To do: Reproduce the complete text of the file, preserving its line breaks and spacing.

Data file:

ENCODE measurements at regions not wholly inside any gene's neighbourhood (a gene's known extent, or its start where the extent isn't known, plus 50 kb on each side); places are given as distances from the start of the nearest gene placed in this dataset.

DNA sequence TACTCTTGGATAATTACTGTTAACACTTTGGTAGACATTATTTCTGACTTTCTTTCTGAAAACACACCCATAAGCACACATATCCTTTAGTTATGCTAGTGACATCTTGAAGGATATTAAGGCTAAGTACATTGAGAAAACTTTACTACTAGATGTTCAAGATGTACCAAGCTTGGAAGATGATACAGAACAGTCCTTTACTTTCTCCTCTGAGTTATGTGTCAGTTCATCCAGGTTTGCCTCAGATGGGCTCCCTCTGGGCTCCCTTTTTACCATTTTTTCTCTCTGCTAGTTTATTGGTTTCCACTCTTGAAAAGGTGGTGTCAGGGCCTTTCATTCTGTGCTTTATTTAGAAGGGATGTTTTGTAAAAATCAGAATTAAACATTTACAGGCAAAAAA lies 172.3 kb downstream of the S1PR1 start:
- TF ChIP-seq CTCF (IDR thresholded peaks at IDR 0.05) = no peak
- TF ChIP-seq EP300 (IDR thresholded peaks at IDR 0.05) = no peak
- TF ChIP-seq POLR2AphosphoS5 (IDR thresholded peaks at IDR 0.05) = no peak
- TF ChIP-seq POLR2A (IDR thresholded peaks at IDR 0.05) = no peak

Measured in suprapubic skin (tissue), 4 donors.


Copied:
ENCODE measurements at regions not wholly inside any gene's neighbourhood (a gene's known extent, or its start where the extent isn't known, plus 50 kb on each side); places are given as distances from the start of the nearest gene placed in this dataset.

DNA sequence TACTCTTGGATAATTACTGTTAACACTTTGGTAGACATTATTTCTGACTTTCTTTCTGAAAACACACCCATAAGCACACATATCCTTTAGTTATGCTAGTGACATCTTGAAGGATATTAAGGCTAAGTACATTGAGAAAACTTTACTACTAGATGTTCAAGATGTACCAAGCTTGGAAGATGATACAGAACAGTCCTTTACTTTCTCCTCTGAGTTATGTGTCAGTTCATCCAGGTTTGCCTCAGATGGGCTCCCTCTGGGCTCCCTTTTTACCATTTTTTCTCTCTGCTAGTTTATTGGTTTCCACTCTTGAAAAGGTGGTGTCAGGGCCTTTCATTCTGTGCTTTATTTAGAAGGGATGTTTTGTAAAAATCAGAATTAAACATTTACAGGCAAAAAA lies 172.3 kb downstream of the S1PR1 start:
- TF ChIP-seq CTCF (IDR thresholded peaks at IDR 0.05) = no peak
- TF ChIP-seq EP300 (IDR thresholded peaks at IDR 0.05) = no peak
- TF ChIP-seq POLR2AphosphoS5 (IDR thresholded peaks at IDR 0.05) = no peak
- TF ChIP-seq POLR2A (IDR thresholded peaks at IDR 0.05) = no peak

Measured in suprapubic skin (tissue), 4 donors.